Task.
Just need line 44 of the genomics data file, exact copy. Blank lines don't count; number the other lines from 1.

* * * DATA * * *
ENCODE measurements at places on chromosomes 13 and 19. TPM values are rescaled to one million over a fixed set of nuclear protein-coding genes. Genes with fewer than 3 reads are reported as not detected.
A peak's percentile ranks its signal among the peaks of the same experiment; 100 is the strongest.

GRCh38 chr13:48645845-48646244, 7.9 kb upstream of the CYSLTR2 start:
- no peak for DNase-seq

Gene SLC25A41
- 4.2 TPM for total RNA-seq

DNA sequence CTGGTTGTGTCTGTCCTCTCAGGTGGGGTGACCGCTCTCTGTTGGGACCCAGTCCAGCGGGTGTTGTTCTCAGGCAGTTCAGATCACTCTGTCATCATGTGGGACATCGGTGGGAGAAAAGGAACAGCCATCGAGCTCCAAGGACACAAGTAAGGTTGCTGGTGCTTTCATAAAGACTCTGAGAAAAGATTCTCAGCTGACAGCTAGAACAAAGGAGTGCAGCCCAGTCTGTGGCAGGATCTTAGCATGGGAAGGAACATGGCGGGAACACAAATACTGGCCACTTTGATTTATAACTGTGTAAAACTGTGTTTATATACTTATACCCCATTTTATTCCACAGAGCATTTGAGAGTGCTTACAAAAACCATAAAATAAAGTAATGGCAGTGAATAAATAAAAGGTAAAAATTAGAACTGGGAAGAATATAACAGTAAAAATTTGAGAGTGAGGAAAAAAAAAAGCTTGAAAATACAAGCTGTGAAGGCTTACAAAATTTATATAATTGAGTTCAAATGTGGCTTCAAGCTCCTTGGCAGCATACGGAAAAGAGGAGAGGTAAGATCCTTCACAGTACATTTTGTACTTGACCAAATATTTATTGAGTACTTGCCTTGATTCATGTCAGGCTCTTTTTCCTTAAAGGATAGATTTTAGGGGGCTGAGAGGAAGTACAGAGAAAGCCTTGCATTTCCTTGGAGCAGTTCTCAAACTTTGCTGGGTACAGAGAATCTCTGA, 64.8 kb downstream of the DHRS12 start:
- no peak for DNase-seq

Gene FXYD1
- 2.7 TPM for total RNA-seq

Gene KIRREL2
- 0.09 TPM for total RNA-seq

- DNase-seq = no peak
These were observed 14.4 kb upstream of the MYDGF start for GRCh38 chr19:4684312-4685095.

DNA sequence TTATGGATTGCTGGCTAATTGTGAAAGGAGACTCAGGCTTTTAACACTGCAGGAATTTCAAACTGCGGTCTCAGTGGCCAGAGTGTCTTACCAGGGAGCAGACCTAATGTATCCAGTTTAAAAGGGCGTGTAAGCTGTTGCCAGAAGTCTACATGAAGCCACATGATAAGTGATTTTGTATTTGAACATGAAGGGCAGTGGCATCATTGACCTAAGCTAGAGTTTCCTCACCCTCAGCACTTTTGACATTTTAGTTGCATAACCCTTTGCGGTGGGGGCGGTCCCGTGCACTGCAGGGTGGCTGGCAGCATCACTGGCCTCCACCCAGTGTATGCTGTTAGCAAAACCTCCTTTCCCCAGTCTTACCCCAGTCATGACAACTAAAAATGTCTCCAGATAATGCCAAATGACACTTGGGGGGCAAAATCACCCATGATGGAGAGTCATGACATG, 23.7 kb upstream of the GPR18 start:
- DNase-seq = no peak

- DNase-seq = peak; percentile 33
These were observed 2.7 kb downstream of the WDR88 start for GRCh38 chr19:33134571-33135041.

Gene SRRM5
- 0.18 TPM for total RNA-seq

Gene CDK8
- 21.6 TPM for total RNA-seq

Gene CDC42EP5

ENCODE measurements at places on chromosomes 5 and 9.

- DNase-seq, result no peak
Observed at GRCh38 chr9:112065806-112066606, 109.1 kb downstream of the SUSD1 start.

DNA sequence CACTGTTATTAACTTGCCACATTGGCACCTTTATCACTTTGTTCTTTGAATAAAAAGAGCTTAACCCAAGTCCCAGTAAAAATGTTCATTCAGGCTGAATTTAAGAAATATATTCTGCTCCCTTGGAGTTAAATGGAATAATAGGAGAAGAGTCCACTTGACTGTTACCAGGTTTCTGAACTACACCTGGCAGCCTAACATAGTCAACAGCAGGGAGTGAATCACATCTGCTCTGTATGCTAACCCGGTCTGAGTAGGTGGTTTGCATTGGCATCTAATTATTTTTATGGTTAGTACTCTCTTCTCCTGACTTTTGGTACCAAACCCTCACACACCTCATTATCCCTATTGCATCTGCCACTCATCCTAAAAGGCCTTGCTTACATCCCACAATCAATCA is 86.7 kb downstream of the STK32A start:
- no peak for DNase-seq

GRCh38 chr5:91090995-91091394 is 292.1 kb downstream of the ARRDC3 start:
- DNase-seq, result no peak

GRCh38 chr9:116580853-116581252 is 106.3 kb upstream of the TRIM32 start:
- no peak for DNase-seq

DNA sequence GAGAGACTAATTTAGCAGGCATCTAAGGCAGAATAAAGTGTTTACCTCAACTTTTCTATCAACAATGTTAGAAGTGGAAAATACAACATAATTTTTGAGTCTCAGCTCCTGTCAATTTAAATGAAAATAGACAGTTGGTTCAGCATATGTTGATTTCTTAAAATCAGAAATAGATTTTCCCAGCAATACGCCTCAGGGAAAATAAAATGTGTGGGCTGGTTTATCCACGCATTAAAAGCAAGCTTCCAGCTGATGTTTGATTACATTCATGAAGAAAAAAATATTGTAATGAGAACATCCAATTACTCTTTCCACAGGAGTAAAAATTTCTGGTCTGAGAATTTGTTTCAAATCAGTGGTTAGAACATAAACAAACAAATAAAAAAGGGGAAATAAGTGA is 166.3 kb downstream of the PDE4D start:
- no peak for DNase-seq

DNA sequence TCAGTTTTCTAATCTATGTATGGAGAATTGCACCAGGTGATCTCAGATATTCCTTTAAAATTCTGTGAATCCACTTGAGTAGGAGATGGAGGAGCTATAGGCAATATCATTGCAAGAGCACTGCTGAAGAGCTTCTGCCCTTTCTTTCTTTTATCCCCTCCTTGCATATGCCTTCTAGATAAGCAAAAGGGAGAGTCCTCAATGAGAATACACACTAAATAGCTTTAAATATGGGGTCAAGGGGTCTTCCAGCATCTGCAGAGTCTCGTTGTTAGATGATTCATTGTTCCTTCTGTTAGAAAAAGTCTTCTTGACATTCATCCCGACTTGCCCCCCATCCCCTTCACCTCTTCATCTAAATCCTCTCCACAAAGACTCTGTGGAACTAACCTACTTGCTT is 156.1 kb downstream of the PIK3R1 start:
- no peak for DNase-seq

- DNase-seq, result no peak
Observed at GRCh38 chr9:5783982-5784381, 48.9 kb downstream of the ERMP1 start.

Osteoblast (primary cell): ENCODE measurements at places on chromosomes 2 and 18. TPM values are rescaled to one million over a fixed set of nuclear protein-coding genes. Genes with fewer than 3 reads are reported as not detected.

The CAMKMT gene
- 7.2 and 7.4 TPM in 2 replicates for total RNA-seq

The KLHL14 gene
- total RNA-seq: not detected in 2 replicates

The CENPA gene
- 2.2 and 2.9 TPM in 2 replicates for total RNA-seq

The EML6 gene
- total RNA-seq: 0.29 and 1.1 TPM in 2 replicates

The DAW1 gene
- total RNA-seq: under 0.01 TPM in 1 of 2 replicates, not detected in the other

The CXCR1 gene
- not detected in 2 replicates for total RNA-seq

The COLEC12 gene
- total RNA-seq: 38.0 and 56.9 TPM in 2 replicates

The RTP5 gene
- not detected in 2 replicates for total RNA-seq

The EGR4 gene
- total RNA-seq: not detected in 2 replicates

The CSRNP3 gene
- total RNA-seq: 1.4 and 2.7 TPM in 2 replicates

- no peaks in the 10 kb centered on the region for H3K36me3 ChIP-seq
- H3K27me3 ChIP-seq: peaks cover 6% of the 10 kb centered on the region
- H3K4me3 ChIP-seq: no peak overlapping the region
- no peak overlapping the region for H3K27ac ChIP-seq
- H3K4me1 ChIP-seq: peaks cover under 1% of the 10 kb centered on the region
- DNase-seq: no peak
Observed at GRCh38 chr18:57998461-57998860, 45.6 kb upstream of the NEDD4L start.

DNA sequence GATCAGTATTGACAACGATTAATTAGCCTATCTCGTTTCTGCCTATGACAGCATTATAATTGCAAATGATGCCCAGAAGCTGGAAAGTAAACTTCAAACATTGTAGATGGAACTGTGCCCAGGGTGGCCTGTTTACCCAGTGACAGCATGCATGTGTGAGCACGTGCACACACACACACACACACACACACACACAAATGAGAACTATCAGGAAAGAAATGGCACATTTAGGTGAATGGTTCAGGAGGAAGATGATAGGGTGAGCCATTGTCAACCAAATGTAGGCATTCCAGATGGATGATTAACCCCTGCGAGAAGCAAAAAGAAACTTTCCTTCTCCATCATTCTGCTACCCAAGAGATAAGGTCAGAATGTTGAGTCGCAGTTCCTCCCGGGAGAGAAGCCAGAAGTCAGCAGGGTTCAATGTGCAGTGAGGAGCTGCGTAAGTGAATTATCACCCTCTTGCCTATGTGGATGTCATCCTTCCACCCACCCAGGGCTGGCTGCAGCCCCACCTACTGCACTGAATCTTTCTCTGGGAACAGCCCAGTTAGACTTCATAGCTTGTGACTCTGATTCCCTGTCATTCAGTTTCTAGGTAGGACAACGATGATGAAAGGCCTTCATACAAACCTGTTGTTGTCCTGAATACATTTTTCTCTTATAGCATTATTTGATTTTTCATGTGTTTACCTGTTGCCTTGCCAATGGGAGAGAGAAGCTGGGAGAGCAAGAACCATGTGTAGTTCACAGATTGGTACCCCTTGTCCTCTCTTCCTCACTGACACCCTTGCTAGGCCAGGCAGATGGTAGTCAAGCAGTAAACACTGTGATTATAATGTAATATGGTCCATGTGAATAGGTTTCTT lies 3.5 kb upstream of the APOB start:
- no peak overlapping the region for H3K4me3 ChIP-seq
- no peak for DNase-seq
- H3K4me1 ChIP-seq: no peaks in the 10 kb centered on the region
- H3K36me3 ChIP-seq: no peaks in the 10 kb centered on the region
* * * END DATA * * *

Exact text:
The CENPA gene